Let’s loop back to the Raja’s back panel and its huge air gap. For starters, many backpacks have air gaps or channels like this. The benefit is obvious: it lets air flow more freely and prevents heat from building up too much on your back. While we’ve tested plenty of backpacks with this subtle feature (it’s practically taken for granted in most cases), it’s pretty noticeable with the Raja, especially around the lower back. Fortunately, it’s not too distracting, let alone discomforting.
As for the harness system, the fit feels comfortable overall, though on the tighter side for those with a large torso. The culprit? It’s the collared design of the shoulder straps. Movement isn’t affected too badly, though the straps may feel too close to the neck for those with larger frames. On the plus side, most of the Raja’s straps feature keepers, so there’s very minimal distraction from dangling slack.
Inside The Backpack
Secondary storage on the Raja is mainly handled by the pocket on the right. The outside has a slip pocket where you can quickly stow your wallet or smartphone, albeit not so securely. The main pocket opens in a crescent shape, revealing a stretchy mesh pocket. We use this pocket to store everyday carry items like a smartphone, keys, and wireless earphones. Practicality aside, though, we appreciate having more of that Kente fabric, plus the soft felt-like liner at the back. Small touches like these really raise the Raja’s quality feel, and we wish more brands would do something similar.
There’s also another quick-grab pocket on the Thread itself. It’s much roomier than the right-side pocket, though its deepness makes it less suitable for small accessories. This makes it more suitable for bulkier items like a power bank, an extra layer, a buff, or a pair of gloves. However, note that while the Ghana Kente Thread we have has a top opening, other Threads may have a side-facing pocket.
On the left side of the Raja is a pocket similar-looking to the one on the right. Instead of a slip pocket on the outside, though, this one has a water bottle pocket. Thanks to its small gusset and stretchy material, it’s big enough for a 24-ounce Owala FreeSip Water Bottle. Smaller bottles in the 21 or 18-ounce range tend to slip more, but you can use the strap above to secure the bottle’s handle (assuming it has one).
Okay, this left-side pocket may look similar to the right one. However, it’s actually a secondary hatch leading to the main compartment. Yes, the Raja may be a rolltop, but you won’t have to deal with rolling and unrolling each time you need to take something out of it. Granted, the opening isn’t big enough to take out a huge packing cube. For a hoodie, a tech pouch, or a power bank, though, it will suffice. Our only nitpick here is once there’s a bottle inside, it can be hard to open this hatch due to heft and bulk.
The Raja’s 16-inch laptop compartment is built into the back panel, separate from the main compartment. This way, you can take your laptop out without having to fuss with the rolltop or squeeze it through the secondary hatch. The zipper opens along the side and across the top of the back panel, forming an L-shaped opening. We dig how the zipper track goes around the outside of the shoulder straps rather than inside, meaning we don’t have to push the straps to access the laptop.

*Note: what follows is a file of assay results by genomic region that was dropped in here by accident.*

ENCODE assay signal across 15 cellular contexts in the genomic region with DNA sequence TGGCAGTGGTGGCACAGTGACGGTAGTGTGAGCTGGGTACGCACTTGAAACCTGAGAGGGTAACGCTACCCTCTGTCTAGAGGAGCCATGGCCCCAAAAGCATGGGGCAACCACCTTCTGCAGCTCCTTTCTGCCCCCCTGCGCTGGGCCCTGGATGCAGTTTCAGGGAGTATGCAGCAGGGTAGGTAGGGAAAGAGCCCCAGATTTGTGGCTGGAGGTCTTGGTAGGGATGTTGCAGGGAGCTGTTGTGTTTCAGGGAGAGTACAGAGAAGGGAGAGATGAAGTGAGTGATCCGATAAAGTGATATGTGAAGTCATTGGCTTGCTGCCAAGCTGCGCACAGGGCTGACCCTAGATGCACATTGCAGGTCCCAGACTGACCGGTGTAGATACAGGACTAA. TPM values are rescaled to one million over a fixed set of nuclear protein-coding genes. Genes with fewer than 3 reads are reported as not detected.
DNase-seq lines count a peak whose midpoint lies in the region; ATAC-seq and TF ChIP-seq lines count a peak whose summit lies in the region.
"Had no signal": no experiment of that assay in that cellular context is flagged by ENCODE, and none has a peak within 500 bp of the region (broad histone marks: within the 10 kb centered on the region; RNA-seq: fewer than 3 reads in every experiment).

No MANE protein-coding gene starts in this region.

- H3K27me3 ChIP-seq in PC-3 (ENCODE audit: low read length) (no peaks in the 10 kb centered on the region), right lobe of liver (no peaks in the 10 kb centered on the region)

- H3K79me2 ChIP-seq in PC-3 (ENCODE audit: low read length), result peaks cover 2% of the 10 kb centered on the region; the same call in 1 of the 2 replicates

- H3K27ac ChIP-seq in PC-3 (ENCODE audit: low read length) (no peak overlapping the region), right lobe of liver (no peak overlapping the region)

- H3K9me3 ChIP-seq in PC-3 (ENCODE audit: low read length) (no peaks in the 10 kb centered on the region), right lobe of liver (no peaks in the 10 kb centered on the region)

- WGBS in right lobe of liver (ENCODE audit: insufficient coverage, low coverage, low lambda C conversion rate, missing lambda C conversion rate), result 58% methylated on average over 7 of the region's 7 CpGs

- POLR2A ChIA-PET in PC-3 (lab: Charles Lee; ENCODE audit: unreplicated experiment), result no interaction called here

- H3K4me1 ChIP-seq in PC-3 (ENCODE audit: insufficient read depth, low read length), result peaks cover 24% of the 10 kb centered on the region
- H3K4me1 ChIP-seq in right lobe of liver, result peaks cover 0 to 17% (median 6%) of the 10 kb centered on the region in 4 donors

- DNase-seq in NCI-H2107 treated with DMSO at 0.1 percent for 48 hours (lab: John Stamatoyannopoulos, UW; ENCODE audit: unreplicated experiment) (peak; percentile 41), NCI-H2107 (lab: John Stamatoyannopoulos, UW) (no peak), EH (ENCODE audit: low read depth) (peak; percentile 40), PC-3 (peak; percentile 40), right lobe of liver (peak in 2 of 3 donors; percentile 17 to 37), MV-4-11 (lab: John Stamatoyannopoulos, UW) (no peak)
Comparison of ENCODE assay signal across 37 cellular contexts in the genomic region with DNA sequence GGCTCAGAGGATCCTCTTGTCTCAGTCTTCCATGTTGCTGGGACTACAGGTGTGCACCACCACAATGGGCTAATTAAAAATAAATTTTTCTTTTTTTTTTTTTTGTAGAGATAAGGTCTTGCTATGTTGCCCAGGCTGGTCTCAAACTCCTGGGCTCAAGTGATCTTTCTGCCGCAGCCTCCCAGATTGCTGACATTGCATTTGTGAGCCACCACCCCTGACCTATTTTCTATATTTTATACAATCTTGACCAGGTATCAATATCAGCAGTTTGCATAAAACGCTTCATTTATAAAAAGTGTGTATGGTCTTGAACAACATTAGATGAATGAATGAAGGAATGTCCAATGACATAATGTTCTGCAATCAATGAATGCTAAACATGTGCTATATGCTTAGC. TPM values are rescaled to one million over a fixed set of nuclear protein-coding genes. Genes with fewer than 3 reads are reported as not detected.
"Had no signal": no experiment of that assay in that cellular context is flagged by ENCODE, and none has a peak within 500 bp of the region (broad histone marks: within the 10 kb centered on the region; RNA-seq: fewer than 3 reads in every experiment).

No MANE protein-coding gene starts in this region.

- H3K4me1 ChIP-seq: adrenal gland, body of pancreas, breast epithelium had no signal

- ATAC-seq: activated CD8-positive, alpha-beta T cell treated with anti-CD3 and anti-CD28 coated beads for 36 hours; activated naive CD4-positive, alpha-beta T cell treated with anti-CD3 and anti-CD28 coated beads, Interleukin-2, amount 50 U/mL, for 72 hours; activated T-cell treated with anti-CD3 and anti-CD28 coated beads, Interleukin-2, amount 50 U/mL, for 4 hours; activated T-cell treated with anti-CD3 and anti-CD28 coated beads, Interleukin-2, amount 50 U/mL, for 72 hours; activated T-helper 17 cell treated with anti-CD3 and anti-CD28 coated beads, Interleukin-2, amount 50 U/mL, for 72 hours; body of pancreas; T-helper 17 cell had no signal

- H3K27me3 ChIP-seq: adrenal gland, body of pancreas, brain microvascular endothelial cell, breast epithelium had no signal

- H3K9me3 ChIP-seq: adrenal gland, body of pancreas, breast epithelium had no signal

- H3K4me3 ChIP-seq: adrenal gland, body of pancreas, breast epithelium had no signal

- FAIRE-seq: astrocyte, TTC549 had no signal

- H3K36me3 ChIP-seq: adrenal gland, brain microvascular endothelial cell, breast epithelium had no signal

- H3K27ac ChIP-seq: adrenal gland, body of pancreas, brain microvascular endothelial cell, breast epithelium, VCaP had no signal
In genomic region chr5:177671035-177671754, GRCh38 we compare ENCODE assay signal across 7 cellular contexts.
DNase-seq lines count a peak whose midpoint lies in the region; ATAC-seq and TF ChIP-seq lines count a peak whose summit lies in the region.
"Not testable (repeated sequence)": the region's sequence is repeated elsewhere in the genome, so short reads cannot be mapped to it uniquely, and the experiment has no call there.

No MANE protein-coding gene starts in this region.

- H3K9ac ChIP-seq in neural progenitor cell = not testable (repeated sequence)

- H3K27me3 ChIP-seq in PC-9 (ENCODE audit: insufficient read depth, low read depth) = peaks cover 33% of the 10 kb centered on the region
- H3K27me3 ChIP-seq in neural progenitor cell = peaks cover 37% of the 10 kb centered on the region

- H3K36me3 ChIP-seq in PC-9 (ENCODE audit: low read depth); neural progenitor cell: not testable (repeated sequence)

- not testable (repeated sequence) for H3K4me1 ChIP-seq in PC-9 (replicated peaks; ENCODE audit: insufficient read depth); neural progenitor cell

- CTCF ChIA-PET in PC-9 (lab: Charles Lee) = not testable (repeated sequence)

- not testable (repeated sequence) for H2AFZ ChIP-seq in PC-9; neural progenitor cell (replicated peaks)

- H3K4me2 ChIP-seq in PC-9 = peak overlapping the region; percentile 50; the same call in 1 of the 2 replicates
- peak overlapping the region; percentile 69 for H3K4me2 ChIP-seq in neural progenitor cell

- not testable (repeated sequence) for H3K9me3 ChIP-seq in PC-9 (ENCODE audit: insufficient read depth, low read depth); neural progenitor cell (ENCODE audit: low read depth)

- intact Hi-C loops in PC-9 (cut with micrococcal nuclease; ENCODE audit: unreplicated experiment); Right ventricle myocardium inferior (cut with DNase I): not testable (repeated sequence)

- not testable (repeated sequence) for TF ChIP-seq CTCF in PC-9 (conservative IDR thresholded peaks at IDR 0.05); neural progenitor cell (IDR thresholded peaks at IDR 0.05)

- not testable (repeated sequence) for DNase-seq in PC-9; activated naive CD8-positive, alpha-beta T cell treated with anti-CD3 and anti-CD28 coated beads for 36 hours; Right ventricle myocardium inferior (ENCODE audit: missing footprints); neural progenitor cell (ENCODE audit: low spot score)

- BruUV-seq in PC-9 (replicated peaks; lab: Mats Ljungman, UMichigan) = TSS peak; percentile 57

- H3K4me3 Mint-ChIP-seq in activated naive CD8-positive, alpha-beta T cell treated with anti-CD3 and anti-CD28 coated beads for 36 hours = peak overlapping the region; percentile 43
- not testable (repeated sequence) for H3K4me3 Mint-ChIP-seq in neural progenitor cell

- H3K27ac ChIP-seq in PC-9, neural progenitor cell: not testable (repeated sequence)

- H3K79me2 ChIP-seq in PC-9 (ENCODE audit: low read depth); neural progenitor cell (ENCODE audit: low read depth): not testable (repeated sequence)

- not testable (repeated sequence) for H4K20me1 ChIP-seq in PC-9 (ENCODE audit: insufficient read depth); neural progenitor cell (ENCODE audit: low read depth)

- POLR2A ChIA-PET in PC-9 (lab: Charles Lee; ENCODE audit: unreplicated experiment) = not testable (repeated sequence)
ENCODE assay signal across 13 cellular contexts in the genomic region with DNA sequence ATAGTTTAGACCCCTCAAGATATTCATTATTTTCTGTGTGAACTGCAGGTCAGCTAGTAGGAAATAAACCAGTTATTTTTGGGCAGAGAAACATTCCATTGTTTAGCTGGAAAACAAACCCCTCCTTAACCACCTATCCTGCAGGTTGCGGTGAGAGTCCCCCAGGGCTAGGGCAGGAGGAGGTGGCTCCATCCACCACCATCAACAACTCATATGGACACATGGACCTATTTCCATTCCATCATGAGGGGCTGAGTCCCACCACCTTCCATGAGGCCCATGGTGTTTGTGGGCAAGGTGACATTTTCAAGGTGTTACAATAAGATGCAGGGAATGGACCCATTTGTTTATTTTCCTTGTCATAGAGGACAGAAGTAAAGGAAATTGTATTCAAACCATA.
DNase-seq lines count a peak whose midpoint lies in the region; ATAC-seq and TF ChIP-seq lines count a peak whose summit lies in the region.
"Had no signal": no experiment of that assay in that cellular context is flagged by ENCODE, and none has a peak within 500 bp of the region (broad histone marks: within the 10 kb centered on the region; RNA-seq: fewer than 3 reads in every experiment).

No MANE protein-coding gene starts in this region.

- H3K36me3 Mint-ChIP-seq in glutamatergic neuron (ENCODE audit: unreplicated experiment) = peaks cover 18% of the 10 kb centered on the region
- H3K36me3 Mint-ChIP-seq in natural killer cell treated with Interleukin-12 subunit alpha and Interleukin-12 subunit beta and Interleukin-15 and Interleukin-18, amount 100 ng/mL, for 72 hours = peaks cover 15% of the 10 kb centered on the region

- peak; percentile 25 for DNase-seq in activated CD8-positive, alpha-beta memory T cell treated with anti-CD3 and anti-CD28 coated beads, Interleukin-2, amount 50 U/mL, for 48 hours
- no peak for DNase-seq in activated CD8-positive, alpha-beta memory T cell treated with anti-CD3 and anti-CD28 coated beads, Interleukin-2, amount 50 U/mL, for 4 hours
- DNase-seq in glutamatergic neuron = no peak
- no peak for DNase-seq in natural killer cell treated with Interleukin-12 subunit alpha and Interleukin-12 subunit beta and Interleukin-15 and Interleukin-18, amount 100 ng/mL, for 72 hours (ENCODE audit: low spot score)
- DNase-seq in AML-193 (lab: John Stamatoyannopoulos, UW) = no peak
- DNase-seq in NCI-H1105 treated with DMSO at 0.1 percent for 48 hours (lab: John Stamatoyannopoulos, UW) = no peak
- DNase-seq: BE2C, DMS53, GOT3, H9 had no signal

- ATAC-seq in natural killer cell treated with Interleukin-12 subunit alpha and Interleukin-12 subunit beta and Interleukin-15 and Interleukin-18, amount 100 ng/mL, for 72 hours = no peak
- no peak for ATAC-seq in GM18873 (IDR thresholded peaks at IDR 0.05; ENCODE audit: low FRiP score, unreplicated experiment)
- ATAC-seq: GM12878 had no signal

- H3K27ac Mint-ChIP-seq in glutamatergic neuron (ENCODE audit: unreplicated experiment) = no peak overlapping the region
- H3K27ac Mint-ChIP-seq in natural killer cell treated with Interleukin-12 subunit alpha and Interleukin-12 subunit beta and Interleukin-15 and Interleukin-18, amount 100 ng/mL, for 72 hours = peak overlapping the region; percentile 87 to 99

Since the Raja is a rolltop bag, we’re not expecting super fast and easy access to its main compartment. However, Ethnotek deserves commendation for making accessibility as painless as possible. Apart from the hatch we mentioned earlier, the rolltop itself isn’t too complicated to operate. There’s a wide strap going over front-to-back that cinches the rolled fabric. Yes, the strap’s front side is attached to the Thread, so we’re glad that it mounts securely via those hook-and-loop fasteners and side buckles.
Luckily, this single strap holding the roll down is enough to keep it down. This is much simpler than other rolltop bags that use buckles on each end of the roll, with very little impact on weather resistance. Though this is one of the few straps on the Raja not to have a strap keeper, there are still those two accessory straps on the Thread to keep it tucked in place. The rolltop itself has two snap fasteners along its edge to keep the opening closed and easy to roll. The reinforced edge is rigid, thus preventing it from collapsing while you’re packing and inserting gear inside.
As you might expect of a 30-liter rolltop backpack, the main compartment is very spacious. We’re able to fit two to three packing cubes worth of clothing to get us through a weekend trip (two to three days). You can definitely squeeze more packing cubes if you loosen the rolltop and stack gear on top of each other. That said, remember to keep items you frequently need near the secondary hatch for convenient access.
You’d expect the main compartment to be devoid of any organization since it’s a rolltop, but there is some compartmentalization. At the back is a document sleeve with an adjacent zippered mesh pocket. The former doesn’t have a false bottom, so we don’t recommend using it to store a laptop (the Raja has a dedicated laptop compartment anyway). On the other hand, the zippered mesh pocket is handy for storing extra tech accessories if you don’t have a separate tech pouch.
- Digging the option to change out the pattern on the front
- Back panel seems cushy and comfortable
- Digging the side access and laptop compartments
- Glad to have side zipper access since rolltop bags can make getting into main compartment inconvenient
- Comfortable fit for team members with smaller toros, but less comfortable for those with long torsos
- Can feel the air channel a bit, but it’s not bothersome